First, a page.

The Paucity of Belief


beliefpaucity – smallness of quantity; scarcity; scantiness:

There is very little real belief left in Christendom and what little there is seems to be decreasing. That is a weighty charge given that much of Christianity teaches that only belief, that is, a mental agreement in some fact, is all that is necessary for salvation. Certainly, the Bible teaches that we must believe to be saved (Mark 16:16; Luke 8:12; Acts 16:31; Romans 10:9; 1 Corinthians 1:21). However, the common view of “believe” bears little or no resemblance to what the Bible teaches. Biblical belief is replaced by a comfortable, convenient, “agreement” that Jesus is the Son of God. While such an agreement is essential, the one who denies it is antichrist (2 John 7), Biblical belief compels action beyond mental assent.

True belief requires action. If you believe that your child suffers from a debilitating disease, you will do all possible to get them the care and treatment required. Your belief in the diagnosis compels or drives you to action. Your neighbor bangs on your door at 3 AM and tells you that your house is on fire; you smell smoke and see flames. Will you thank him and assure him you believe that your house is ablaze and then return to your bed to complete your slumbers? Of course not. You roust your children and spouse and flee the burning building. Your belief that the house is on fire has driven you to action.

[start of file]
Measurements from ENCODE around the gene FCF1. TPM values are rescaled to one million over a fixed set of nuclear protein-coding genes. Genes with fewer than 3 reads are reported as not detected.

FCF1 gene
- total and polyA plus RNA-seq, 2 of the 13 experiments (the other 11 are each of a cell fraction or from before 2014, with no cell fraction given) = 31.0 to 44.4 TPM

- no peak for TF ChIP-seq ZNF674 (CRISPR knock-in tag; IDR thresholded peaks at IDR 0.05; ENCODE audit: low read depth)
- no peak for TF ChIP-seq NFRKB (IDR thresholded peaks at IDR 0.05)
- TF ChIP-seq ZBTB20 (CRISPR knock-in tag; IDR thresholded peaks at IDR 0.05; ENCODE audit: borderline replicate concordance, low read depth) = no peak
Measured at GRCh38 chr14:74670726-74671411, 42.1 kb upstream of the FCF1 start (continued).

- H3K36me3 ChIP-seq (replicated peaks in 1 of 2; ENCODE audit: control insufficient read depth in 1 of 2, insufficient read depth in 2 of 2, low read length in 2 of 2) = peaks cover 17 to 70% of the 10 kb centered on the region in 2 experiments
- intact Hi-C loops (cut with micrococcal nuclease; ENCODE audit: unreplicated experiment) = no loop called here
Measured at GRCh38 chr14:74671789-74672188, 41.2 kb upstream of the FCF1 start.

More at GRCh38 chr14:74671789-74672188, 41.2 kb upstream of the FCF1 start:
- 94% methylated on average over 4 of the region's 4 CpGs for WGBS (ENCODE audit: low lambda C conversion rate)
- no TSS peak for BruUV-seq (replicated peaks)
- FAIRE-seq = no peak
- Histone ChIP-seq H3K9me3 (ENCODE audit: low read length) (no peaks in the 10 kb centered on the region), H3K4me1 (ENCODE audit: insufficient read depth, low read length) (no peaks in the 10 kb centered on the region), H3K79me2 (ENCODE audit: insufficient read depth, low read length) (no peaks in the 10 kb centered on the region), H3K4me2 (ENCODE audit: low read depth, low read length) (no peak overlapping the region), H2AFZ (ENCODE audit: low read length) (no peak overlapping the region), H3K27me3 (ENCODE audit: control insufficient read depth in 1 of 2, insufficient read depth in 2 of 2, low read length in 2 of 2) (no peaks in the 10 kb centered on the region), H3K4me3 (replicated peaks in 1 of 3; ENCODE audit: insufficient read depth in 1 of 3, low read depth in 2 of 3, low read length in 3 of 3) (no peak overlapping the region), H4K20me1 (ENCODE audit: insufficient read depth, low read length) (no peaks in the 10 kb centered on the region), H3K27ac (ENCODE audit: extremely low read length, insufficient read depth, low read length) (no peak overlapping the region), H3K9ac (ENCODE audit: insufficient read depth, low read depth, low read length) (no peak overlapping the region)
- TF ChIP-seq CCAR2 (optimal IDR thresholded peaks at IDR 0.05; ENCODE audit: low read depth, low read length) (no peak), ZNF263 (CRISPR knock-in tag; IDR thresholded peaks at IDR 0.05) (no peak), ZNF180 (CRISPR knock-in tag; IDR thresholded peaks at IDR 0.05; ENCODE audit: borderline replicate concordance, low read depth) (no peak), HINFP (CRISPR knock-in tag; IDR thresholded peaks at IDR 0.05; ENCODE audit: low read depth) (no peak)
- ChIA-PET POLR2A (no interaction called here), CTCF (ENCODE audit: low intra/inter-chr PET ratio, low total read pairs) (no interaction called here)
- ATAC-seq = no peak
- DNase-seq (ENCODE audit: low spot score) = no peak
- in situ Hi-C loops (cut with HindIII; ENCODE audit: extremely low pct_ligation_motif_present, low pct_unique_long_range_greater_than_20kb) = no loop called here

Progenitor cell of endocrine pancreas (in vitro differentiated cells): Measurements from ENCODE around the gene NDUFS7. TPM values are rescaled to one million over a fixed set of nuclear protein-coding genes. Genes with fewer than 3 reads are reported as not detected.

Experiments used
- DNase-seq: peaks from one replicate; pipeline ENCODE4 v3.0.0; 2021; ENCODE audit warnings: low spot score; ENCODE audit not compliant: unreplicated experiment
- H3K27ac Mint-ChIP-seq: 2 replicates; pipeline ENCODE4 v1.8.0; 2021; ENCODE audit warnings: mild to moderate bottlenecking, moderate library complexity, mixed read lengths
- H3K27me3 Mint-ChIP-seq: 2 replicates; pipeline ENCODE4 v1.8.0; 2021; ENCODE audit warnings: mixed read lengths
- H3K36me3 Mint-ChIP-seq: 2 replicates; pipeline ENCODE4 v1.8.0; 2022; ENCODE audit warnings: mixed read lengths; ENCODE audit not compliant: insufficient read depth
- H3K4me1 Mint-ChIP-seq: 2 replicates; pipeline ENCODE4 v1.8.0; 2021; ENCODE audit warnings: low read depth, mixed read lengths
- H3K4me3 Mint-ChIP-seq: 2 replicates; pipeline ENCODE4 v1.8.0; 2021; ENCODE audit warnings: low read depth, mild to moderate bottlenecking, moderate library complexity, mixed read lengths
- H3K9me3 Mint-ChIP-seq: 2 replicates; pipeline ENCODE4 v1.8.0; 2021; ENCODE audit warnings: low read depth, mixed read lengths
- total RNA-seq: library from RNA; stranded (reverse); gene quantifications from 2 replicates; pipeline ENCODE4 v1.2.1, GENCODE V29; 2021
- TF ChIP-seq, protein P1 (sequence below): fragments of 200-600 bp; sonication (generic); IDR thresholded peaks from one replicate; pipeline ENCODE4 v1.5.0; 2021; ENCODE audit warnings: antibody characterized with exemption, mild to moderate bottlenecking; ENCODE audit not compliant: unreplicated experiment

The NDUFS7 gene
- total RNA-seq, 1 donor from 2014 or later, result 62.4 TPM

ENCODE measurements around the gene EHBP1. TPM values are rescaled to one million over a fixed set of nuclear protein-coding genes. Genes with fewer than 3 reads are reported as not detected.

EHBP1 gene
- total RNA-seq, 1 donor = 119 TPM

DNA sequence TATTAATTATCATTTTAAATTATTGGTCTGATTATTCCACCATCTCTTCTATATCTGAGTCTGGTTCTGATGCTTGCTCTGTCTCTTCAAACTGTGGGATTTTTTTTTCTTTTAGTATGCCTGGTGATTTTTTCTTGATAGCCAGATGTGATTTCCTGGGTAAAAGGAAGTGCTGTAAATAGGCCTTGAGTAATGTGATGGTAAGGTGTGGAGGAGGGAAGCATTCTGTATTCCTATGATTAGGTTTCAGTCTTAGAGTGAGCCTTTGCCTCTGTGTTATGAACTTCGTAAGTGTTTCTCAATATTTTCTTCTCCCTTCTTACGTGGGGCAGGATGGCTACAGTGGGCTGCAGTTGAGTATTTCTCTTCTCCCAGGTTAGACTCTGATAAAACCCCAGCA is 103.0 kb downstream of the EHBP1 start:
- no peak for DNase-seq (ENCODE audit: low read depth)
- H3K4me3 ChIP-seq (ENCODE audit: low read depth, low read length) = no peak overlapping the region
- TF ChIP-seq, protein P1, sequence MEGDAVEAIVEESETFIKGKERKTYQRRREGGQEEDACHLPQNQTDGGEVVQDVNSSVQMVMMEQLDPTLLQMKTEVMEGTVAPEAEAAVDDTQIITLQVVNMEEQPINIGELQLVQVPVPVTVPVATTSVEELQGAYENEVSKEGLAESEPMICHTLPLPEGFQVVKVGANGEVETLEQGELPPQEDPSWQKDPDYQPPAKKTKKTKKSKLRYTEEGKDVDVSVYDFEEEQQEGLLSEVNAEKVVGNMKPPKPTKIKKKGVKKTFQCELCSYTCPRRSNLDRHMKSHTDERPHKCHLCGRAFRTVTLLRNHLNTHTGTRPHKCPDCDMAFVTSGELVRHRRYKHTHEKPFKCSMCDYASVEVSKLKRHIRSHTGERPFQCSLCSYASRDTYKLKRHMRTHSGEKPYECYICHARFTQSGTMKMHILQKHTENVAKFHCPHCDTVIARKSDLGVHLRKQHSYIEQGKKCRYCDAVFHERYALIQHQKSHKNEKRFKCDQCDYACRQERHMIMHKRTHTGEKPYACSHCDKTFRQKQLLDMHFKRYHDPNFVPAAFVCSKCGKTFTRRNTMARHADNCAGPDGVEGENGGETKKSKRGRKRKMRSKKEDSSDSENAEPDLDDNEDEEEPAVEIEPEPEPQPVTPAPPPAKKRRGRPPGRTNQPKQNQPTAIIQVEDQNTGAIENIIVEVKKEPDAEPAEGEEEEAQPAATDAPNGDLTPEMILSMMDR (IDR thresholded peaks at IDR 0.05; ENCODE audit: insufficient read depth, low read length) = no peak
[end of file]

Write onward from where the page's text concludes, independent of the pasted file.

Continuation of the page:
Believers are told to do certain things. For example, believers in Acts 2:38 were told to “repent and be baptized.” Noted preacher Frank Chesser recently observed that it would have been foolish to tell the people on Pentecost that all they needed to do was believe. They already believed! They heard Peter preach, perhaps out of curiosity, and realized they had the blood of Jesus on their hands. Now they believed that the one of whom they demanded death was the Son of God. To tell them to simply believe was redundant. There was more to be done.

In Acts 8, the Ethiopian was already a believer when he commanded his chariot to stop so that he might be baptized. Why the hurry? Why the rush? Were there not better waters in the Ethiopian palace? Would he not desire his family and friends to attend the joyous event? No, he stopped because his belief in all that Phillip taught drove him to the water.

Belief comes first, but it must lead a man to obey all that Jesus has said. “He who believes and is baptized will be saved; but he who does not believe will be condemned” (Mark 16:16). It is unnecessary to say that “he who does not believe and is not baptized will be condemned,” for it should be obvious that a man who does not believe will not be baptized. Once we truly believe in Jesus, we will become obedient followers of all that he teaches. Surely that belief extends far beyond baptism. The true believer is a baptized believer who spends his life for the Lord. We must strongly reject the incomplete notion that a Christian is one who only believes. He believes, obeys and serves!



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